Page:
tubuloglomerular feedback mechanism by which changes in Na+ concentration at the
macula densa give rise to signals which directly control glomerular blood flow. The
extraglomerular mesangial cells are thought to be responsible for transmission of a signal arising
in the macula densa to the intraglomerular mesangial cells which then contract or relax to make
the capillary loops narrower or wider.


Figure-11 Juxtaglomerular apparatus (macula densa, lacis/Polkissen and juxtaglomerular cells)

The juxtaglomerular apparatus (Figure-11) is believed to act as both a baroreceptor and a
chemoreceptor, controlling systemic blood pressure by the secretion of renin by the
juxtaglomerular cells. The juxtaglomerular cells are suitably placed to monitor systemic blood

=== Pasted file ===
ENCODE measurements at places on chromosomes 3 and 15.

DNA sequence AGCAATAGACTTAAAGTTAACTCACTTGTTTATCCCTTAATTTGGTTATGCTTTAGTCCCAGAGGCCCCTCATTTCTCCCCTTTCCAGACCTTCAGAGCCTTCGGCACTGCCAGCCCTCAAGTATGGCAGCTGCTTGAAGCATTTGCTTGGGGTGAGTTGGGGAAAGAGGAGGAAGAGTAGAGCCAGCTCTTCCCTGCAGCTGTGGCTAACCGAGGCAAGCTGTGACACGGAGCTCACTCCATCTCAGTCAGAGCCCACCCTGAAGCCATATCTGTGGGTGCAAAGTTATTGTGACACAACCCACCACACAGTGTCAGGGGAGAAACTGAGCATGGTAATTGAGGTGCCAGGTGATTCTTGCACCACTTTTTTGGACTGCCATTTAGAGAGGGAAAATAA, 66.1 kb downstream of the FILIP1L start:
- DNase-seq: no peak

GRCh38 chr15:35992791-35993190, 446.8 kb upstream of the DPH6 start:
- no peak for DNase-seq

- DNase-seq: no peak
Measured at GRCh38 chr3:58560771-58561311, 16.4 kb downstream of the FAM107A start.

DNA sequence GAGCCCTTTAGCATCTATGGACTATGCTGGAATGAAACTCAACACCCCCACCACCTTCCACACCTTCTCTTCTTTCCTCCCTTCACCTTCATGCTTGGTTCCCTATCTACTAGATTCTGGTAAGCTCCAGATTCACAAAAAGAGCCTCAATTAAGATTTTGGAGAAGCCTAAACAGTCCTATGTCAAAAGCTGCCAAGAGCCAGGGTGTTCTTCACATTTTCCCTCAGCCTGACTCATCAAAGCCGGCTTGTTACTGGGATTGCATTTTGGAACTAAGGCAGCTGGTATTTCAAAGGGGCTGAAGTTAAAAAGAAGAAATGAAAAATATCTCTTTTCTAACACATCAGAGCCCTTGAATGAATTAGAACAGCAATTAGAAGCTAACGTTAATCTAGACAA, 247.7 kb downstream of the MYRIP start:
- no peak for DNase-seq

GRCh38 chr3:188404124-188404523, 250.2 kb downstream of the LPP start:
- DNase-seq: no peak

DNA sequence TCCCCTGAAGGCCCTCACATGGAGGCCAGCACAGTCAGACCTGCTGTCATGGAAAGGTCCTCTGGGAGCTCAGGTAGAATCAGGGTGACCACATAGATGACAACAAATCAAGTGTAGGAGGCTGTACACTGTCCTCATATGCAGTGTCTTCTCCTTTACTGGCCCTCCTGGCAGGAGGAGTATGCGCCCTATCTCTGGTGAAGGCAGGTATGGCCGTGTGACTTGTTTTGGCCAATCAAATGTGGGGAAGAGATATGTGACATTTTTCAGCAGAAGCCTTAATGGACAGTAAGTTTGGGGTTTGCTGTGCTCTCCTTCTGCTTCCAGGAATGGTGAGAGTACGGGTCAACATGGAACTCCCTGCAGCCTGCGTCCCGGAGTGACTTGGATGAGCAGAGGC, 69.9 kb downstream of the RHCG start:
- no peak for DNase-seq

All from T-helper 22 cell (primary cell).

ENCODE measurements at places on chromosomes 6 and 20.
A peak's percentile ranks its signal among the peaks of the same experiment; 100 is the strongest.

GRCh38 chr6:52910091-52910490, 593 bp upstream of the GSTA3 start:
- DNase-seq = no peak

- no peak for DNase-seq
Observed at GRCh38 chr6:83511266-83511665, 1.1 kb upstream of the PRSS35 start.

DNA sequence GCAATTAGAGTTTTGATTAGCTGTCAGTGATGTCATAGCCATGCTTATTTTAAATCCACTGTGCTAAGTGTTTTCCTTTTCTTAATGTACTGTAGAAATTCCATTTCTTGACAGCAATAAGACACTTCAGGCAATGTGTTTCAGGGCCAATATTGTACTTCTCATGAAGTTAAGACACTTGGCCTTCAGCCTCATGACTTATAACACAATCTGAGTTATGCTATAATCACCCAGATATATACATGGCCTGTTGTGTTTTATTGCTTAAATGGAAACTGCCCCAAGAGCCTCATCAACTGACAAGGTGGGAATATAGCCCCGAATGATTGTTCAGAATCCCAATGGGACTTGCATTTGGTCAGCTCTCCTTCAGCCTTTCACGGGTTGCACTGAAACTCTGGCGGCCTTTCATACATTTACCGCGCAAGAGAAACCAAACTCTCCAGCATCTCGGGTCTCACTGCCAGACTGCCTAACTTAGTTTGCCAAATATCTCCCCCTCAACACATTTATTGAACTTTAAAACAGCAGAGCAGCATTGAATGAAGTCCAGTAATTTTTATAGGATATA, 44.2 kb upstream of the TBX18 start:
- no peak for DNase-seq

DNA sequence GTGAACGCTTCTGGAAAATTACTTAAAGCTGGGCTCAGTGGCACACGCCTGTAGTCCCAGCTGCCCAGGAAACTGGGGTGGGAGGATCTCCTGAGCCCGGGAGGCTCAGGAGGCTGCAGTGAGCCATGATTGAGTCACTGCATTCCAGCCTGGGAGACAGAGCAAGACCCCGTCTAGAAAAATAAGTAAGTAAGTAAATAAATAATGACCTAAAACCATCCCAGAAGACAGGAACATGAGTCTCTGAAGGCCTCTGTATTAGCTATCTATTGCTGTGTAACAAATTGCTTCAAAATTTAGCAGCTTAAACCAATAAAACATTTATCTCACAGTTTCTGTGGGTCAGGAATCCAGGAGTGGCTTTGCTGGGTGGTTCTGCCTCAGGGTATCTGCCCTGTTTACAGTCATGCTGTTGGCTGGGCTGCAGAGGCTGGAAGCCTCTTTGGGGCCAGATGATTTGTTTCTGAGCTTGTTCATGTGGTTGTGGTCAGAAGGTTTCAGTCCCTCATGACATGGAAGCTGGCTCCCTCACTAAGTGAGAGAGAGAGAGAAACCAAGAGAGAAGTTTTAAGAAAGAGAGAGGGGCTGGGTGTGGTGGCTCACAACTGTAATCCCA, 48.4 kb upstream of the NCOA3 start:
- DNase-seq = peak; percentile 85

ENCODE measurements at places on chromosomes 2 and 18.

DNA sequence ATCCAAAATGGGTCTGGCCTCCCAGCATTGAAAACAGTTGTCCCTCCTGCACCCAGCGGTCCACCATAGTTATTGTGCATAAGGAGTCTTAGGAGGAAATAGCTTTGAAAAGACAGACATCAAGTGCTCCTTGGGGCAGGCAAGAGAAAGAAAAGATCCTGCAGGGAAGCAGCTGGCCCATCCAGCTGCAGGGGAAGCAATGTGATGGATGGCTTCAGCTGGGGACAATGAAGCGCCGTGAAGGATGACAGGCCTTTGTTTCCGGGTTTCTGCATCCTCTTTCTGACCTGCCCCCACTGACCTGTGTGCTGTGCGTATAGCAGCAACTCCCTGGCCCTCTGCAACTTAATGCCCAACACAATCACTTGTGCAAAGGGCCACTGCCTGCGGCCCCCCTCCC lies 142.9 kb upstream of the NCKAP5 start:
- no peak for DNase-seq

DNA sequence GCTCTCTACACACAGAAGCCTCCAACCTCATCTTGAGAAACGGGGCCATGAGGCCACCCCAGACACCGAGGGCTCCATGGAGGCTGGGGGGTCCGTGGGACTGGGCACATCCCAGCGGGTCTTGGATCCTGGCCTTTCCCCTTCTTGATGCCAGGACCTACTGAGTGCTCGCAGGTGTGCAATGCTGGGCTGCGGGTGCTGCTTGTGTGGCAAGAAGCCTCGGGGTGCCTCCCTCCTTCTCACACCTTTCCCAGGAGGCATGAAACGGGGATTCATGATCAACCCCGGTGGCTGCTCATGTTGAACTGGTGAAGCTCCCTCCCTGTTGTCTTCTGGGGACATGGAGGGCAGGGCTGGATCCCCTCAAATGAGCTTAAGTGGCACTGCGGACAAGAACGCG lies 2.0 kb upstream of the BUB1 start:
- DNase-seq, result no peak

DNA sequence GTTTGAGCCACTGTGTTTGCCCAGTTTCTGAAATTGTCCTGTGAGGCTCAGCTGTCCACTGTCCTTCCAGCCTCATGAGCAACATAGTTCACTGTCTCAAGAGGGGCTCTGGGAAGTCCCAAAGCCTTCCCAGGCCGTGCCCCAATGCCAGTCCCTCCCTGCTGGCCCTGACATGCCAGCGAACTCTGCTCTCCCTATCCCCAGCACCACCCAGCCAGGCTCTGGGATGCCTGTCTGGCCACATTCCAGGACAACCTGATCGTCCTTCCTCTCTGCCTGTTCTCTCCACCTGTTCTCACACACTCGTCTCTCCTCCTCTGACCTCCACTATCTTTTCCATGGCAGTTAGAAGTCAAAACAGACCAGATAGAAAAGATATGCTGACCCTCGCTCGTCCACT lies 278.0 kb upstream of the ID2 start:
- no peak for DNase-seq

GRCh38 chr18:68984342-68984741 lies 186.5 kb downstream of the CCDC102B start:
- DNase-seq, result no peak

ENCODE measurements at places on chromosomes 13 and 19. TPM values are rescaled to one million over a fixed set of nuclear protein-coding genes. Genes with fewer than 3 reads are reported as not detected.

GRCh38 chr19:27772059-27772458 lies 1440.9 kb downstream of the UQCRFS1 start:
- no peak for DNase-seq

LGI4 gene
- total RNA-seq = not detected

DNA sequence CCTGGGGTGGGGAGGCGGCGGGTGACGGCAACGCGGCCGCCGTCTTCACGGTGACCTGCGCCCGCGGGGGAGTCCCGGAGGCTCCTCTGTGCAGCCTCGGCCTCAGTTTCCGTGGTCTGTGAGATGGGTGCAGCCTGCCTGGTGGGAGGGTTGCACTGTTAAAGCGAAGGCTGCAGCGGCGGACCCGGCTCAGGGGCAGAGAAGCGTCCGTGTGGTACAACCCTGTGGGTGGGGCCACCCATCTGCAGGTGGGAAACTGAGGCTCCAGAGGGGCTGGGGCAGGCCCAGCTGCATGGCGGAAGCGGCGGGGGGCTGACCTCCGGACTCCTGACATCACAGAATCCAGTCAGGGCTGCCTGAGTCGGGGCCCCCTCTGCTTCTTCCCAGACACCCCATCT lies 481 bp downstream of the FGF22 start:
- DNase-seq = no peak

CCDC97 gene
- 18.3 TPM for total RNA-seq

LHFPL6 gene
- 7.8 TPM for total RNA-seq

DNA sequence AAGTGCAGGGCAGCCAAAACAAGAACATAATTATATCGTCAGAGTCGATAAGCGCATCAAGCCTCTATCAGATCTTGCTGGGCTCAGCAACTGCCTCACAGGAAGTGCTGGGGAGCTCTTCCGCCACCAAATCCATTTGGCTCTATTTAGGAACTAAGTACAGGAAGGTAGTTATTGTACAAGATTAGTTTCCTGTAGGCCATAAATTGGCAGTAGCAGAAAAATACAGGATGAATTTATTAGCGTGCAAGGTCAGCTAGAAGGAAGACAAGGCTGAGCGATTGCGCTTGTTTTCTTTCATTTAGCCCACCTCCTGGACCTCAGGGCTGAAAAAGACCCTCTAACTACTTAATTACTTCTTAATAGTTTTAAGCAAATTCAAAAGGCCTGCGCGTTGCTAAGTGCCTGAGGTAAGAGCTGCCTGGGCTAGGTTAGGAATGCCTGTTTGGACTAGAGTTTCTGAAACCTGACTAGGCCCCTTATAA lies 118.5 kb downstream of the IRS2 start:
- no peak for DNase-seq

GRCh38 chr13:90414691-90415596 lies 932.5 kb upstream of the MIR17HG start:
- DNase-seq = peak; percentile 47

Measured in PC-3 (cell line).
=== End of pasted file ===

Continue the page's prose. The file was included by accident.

pressure, with a fall in blood pressure resulting in renin secretion. Reduction in blood pressure
results in reduced glomerular filtration (Figure-12) and consequently a lower concentration of
sodium ions in the distal convoluted tubule. Acting as chemoreceptors the cells of the macula
densa in some way then promotes renin secretion. Renin diffuses into the bloodstream catalyzing
the conversion of angiotensinogen, an alpha2 globulin synthesized by the liver into the

decapeptide angiotensin I. In the lungs, angiotensin converting enzyme produced by endothelial
cells cleaves two amino acids from angiotensin I to form angiotensin II which is a potent
Angiotensin II raises blood pressure
in three ways:

constriction of

peripheral blood vessels, release

of aldosterone from the adrenal
cortex and via a direct effect on





promotes the reabsoption of sodium

ions from the distal convoluted
tubule, thus expanding the plasma




The tubuloglomerular feedback
mechanism is also thought to
operate at a local level to control
glomerular blood flow and therefore
indirectly systemic blood pressure.

Figure-12 The regulation of blood pressure by

juxtaglomerular apparatus
The medulla of kidney is composed of a number of renal pyramids. Each pyramid lies with its
base adjacent to cortex and its apex directed inward. The medulla contains the loops of Henle,